I read "The Prince of Tides" years ago. I took it with me as my companion for flight when I went to Europe for the first time. I remember pausing after sentences and holding the book to my chest, after reading lines that were so poetic and thoughtful that I had to stop and feel my own soul intermingle with them. I have always considered it to be one of my favorite books. When I joined Audible I thought to myself, what book do you want to start with? It was an easy choice as I sifted through books that have made a spiritual impact on me. "Prince of Tides" must begin my library, I thought. And so it was. I am an artist; a painter and sculptor and I am deeply affected by the music I listen to while creating new things. Normally music is my muse but I decided to depart from that a couple days ago...a trial you see. I loaded Pat Conroy's words, spoken so eloquently by the late Frank Muller, into my iPod and worked on my sculpture. Such elegance flowing through me, causing me to blend them into the clay that met my fingers and onto the figure before me. I remembered again being on the airplane headed toward a new adventure, and holding the book close to me, relishing the poetry of it. Once again I felt its magic. What a lovely way to create. Another muse has been discovered, and so today I will listen to part two. How lovely.
This was the first audible book I ever listened to. Frank Muller brings the eloquent language of Pat Conroy to life. The Prince of Tides will always be my favorite book of all time.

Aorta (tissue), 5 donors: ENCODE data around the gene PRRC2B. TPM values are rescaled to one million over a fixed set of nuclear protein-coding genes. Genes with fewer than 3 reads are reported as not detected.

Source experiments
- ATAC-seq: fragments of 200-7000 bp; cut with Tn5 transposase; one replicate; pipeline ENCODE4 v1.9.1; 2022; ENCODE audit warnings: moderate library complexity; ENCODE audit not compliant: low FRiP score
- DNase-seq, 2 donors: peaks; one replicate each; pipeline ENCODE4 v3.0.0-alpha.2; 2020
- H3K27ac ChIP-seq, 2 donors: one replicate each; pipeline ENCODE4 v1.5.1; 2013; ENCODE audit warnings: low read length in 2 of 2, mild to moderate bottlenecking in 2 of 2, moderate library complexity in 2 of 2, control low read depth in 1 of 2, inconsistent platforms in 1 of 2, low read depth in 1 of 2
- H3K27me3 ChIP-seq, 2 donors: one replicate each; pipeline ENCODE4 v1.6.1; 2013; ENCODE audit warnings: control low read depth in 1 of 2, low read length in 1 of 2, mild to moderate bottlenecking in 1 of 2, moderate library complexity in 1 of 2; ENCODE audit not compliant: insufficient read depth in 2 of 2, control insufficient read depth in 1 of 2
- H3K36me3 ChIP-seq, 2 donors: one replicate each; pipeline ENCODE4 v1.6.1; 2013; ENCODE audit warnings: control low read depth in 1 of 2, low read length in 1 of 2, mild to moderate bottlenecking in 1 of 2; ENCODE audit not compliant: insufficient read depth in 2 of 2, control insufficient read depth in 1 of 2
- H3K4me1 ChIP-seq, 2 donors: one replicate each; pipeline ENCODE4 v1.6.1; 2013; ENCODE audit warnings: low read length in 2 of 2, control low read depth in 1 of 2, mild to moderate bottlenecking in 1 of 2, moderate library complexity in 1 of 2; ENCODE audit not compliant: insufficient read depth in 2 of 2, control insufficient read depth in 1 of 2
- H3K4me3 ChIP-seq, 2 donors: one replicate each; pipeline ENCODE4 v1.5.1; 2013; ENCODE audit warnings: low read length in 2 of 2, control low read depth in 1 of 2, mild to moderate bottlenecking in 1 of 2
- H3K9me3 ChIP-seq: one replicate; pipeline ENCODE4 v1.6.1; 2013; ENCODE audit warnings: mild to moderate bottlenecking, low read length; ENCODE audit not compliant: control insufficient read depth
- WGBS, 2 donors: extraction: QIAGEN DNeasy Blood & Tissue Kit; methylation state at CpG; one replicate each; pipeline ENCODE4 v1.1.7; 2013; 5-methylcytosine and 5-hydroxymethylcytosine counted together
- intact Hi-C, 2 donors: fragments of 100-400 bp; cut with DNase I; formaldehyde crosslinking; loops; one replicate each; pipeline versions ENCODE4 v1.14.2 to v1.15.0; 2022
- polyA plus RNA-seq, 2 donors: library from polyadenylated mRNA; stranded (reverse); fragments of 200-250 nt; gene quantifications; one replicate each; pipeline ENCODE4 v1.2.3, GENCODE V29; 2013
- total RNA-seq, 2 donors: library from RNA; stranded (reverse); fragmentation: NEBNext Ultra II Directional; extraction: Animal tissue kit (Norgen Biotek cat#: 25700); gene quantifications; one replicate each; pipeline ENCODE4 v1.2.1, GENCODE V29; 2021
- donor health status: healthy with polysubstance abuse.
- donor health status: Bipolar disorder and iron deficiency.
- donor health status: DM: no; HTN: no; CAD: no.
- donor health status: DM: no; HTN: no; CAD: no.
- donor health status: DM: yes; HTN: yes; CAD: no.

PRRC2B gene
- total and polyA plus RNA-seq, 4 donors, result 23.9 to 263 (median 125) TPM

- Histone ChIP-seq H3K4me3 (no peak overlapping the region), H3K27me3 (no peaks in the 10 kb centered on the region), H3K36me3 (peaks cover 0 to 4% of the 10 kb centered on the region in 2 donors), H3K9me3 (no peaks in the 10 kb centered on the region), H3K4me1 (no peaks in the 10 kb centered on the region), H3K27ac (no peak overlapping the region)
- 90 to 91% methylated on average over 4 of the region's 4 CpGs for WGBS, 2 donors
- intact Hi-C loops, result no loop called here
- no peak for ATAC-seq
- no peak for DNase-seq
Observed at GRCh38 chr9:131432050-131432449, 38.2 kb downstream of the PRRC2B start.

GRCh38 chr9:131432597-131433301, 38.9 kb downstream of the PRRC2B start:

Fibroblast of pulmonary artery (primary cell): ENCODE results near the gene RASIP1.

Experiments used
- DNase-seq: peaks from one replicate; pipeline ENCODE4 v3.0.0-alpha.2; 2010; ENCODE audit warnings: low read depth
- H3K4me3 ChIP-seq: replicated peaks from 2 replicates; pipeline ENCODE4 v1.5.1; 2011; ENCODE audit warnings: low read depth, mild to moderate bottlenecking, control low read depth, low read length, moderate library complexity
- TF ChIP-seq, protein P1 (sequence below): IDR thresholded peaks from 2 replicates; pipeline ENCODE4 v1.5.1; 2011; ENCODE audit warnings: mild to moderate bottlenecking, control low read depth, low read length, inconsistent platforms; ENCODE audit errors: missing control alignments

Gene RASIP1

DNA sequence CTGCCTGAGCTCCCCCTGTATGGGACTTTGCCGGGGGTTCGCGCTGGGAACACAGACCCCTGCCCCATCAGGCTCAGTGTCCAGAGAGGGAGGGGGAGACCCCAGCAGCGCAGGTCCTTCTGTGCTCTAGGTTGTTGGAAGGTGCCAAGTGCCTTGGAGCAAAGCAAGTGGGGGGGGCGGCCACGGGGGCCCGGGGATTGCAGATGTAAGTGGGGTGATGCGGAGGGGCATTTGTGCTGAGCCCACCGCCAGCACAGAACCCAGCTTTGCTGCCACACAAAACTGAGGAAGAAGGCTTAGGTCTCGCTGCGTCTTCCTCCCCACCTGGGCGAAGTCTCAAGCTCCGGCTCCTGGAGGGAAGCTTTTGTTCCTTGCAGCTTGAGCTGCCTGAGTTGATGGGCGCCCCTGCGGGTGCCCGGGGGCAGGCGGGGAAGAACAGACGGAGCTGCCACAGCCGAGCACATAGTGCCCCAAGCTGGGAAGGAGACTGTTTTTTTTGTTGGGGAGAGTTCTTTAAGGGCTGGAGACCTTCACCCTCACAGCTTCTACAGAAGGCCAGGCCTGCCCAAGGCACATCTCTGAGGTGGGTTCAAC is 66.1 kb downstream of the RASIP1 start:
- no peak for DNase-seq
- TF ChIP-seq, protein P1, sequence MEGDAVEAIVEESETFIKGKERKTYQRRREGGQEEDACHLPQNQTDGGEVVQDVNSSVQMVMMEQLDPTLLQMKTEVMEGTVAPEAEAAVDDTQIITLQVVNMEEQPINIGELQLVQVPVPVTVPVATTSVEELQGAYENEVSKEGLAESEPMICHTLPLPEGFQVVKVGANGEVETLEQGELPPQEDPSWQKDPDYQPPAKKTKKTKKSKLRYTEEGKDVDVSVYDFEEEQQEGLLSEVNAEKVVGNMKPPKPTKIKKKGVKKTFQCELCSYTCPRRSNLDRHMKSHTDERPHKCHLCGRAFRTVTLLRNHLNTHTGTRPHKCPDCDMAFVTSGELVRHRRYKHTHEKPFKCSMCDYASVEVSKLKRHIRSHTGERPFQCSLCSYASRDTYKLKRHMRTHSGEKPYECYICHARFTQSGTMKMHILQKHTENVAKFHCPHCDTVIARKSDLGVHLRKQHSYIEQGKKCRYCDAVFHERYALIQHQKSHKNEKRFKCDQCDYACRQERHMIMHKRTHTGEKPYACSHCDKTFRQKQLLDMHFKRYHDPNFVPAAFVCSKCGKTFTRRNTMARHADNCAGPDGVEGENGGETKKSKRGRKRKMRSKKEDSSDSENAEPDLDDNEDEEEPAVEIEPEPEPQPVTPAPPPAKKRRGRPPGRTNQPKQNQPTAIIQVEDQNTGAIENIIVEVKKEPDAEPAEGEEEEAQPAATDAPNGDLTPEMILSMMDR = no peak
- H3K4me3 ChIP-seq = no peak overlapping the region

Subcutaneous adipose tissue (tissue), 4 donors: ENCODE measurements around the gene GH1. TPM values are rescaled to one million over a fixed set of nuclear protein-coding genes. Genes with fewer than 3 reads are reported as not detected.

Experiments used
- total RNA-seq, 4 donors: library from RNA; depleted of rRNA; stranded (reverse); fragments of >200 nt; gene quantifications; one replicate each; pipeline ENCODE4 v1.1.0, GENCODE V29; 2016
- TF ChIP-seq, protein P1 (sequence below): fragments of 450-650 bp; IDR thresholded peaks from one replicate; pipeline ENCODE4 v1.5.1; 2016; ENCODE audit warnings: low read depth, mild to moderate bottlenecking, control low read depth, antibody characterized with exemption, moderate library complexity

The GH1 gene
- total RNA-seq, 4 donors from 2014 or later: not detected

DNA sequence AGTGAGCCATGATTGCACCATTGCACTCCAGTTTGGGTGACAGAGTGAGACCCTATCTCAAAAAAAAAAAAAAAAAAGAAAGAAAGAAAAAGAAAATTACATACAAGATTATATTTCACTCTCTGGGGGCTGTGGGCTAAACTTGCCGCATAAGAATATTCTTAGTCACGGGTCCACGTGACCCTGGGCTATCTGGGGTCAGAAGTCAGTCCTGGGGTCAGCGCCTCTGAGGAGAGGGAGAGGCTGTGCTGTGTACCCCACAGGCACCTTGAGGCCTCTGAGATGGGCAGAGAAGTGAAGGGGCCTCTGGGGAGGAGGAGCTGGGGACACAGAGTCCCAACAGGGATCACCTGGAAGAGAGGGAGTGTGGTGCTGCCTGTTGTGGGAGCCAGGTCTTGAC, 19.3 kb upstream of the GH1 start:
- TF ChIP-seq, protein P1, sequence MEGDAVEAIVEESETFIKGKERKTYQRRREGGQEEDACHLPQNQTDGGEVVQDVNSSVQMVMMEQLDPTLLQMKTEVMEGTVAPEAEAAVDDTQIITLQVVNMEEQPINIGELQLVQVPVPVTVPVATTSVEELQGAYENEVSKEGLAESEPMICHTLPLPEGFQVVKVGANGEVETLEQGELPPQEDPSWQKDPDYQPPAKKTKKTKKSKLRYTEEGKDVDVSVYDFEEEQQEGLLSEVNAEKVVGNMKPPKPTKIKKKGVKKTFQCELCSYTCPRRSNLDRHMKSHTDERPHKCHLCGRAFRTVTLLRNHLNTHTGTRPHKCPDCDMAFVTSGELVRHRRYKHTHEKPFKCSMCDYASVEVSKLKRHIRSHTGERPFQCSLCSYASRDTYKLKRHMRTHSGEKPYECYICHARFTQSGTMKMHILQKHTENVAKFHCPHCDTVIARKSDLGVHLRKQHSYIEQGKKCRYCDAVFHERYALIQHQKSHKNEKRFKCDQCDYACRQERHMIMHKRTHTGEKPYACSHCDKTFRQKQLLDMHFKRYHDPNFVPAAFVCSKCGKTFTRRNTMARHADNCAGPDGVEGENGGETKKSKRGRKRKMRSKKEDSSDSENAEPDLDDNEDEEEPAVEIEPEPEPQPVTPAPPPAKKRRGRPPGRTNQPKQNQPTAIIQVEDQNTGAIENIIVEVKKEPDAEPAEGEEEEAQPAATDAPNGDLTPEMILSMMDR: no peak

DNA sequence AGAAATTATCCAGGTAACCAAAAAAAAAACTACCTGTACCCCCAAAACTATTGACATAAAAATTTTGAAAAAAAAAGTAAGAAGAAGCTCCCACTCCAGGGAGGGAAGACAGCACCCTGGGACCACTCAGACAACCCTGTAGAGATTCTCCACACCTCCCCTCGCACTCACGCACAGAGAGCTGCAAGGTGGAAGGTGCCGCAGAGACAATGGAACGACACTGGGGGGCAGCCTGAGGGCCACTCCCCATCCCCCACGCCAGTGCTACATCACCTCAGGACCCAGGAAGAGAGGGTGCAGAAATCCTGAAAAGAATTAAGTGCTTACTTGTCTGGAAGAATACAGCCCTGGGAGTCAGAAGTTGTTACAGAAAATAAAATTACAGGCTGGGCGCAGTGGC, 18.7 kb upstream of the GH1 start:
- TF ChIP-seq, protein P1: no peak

Frank Muller's rendition of this fabulous story is wonderful. Pat Conroy's use of language comes out sounding like poetry in the telling of this epic story. I loved it all. Not having seen the movie, I cannot imagine that it could do justice to this work.
Frank Muller was one of if not the best reader I've ever experienced. It makes me so sad to think that he's gone (died of complications to a head injury). He ruins me for listening to other readers. After I finish a book that he has read, I have to wait for a while before I listen to another book.
Prince of Tides is deep. I listened to it 20 years ago and then again this last week. Even though I'm in a different part of my life now, I'm still so affected by the story, the insights, the beauty of South Carolina. One moment? Tens of moments!